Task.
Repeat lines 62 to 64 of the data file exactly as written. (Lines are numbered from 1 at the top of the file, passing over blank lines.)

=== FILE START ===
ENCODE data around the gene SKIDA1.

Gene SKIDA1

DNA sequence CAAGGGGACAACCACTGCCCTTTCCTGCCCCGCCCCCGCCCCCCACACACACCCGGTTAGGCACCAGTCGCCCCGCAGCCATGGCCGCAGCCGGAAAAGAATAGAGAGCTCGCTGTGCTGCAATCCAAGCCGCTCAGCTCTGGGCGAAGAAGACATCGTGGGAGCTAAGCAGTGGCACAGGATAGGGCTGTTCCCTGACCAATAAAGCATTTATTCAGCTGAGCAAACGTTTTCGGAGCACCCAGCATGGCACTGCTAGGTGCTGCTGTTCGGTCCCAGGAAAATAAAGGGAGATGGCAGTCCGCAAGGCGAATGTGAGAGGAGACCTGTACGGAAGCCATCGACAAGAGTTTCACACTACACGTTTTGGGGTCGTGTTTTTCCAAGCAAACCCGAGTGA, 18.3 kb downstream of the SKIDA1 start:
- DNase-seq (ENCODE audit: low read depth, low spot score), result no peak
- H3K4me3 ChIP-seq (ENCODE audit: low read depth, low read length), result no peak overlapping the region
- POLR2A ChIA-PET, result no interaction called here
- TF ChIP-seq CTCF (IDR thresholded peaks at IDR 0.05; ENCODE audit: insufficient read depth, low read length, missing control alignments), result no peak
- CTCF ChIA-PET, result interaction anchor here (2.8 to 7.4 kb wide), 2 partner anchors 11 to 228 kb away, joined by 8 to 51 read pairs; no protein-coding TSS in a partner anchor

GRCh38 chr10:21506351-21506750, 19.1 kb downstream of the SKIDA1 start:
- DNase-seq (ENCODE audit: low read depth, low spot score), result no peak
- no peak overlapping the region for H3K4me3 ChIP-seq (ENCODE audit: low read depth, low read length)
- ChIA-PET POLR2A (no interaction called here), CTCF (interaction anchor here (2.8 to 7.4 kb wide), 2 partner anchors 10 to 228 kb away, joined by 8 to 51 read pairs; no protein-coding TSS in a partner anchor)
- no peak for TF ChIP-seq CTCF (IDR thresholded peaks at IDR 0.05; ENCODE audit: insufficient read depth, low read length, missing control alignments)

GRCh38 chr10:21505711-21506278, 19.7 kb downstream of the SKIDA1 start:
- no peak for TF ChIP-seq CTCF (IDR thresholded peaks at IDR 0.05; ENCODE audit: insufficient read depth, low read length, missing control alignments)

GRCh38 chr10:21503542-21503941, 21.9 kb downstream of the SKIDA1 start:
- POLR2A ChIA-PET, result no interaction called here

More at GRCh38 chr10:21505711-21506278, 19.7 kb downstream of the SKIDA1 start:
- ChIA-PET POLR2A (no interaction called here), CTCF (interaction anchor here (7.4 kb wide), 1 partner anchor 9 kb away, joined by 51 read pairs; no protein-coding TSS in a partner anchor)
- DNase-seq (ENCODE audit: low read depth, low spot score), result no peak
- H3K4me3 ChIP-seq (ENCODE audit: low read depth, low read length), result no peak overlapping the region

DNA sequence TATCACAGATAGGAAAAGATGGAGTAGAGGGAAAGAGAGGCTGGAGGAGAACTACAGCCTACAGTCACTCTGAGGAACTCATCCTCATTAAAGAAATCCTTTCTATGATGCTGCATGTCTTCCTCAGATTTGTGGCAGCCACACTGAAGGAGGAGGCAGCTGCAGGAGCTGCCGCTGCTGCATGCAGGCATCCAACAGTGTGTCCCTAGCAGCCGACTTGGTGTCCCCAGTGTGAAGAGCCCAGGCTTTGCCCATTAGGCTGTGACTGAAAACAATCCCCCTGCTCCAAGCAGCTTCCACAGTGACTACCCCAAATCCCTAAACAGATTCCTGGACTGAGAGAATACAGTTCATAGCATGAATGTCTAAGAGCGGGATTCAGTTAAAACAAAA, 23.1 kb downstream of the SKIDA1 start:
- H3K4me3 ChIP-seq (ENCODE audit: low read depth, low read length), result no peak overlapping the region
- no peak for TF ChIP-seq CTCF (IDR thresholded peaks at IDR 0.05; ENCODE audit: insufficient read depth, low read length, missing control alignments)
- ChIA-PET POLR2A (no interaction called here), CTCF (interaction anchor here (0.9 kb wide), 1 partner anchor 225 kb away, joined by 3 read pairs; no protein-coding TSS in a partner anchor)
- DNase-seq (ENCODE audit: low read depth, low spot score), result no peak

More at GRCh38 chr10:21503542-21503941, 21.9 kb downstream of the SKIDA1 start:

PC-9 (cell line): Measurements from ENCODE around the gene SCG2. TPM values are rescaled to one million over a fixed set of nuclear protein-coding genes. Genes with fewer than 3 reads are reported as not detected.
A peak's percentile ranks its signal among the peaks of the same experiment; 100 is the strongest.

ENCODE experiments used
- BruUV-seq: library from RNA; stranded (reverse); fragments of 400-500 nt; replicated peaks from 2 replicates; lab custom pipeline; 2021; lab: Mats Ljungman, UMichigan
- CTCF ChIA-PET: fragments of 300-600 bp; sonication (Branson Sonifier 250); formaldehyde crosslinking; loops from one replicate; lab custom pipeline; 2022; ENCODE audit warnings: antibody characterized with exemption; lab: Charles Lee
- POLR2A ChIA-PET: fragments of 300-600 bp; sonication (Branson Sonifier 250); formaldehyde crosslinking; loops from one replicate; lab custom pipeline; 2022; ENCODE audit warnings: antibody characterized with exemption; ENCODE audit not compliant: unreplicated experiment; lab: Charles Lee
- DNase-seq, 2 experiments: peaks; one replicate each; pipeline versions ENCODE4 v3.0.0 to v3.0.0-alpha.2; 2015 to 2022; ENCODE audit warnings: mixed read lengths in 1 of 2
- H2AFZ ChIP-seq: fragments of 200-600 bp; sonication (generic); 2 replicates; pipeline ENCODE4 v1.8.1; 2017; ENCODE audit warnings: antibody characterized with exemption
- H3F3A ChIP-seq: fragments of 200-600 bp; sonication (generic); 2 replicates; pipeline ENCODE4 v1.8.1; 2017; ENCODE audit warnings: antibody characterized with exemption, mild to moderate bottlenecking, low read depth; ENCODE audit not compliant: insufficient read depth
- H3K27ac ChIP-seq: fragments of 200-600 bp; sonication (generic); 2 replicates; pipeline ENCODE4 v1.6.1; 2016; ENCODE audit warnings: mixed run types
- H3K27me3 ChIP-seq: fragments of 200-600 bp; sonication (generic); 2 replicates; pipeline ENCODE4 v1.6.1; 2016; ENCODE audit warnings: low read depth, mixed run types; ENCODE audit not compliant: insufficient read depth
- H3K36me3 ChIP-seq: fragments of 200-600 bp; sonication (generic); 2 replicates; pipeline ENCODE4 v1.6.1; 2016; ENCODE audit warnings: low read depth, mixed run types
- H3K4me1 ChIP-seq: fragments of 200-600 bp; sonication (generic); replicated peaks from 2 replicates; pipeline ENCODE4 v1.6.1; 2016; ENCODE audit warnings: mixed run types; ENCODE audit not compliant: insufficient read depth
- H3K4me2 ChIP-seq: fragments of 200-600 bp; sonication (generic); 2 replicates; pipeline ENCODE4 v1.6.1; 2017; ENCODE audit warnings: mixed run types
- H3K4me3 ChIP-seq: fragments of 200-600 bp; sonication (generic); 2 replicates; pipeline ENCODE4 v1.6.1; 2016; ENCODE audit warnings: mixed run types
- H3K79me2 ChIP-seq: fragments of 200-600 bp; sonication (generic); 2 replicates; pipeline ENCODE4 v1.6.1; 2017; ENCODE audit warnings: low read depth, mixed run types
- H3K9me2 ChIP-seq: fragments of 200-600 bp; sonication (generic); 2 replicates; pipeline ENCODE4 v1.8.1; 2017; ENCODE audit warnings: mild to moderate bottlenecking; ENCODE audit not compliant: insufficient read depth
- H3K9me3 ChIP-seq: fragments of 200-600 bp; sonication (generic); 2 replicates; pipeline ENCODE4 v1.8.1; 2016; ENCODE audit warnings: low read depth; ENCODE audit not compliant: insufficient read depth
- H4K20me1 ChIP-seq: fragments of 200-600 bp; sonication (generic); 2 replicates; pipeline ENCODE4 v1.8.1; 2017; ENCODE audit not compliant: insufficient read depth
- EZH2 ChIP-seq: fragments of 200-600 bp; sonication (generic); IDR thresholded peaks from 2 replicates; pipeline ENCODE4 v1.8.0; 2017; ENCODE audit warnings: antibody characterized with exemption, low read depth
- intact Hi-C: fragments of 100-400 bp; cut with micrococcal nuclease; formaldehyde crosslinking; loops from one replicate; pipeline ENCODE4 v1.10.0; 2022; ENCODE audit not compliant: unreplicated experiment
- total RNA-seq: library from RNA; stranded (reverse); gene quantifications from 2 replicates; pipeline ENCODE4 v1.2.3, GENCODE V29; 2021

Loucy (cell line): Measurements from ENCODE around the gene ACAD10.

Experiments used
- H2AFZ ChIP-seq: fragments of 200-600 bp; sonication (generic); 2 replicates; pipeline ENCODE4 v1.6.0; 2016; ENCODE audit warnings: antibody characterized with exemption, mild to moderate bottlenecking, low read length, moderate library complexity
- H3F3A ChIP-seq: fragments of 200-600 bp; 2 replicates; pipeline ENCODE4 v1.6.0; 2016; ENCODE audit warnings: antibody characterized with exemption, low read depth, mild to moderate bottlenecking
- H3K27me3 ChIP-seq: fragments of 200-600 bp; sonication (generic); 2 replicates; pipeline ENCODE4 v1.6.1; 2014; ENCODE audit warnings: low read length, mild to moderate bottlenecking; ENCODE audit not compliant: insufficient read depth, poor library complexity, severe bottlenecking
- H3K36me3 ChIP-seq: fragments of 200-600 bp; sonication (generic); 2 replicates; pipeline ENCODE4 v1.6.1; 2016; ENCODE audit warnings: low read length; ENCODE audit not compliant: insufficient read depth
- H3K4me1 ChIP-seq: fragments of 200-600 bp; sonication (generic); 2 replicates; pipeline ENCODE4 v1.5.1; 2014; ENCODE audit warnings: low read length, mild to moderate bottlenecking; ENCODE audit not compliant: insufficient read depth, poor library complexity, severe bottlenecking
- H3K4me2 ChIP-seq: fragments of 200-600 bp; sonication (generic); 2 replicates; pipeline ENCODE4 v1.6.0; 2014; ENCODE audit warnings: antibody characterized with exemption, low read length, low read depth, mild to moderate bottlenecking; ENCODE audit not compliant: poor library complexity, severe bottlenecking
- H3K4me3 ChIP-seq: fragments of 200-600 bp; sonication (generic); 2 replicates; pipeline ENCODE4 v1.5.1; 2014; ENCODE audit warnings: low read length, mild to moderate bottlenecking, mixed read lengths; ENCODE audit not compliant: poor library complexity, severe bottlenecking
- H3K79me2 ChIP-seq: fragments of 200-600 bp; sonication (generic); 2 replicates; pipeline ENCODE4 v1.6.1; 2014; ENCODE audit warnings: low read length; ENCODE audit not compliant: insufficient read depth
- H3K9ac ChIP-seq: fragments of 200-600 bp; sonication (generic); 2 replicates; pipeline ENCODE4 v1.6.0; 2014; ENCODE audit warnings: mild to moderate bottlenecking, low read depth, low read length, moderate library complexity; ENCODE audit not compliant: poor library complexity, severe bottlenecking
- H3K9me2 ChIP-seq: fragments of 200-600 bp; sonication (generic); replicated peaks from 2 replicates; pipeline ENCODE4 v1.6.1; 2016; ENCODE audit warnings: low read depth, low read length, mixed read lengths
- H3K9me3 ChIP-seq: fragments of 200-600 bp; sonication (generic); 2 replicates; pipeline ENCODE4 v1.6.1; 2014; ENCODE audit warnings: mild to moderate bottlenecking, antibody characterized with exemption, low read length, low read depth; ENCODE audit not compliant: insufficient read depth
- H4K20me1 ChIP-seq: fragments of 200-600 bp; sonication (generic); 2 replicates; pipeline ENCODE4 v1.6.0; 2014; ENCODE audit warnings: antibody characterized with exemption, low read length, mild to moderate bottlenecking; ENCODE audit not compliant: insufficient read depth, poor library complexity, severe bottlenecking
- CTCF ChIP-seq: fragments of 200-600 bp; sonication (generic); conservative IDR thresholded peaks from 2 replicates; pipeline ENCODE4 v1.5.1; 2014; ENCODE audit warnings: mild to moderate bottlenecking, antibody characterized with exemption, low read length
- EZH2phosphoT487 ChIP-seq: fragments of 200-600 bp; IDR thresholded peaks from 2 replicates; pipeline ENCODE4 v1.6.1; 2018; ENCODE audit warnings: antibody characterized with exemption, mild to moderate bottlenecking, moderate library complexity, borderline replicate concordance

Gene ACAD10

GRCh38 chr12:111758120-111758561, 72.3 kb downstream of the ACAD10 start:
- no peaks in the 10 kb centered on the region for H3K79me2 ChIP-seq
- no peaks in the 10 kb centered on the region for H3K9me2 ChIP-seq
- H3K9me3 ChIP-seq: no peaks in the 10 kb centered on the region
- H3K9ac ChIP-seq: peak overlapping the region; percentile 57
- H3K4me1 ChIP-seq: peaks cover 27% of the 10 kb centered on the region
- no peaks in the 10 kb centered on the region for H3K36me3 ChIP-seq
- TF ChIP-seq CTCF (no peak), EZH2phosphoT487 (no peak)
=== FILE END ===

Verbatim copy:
- H3K9me3 ChIP-seq: fragments of 200-600 bp; sonication (generic); 2 replicates; pipeline ENCODE4 v1.6.1; 2014; ENCODE audit warnings: mild to moderate bottlenecking, antibody characterized with exemption, low read length, low read depth; ENCODE audit not compliant: insufficient read depth
- H4K20me1 ChIP-seq: fragments of 200-600 bp; sonication (generic); 2 replicates; pipeline ENCODE4 v1.6.0; 2014; ENCODE audit warnings: antibody characterized with exemption, low read length, mild to moderate bottlenecking; ENCODE audit not compliant: insufficient read depth, poor library complexity, severe bottlenecking
- CTCF ChIP-seq: fragments of 200-600 bp; sonication (generic); conservative IDR thresholded peaks from 2 replicates; pipeline ENCODE4 v1.5.1; 2014; ENCODE audit warnings: mild to moderate bottlenecking, antibody characterized with exemption, low read length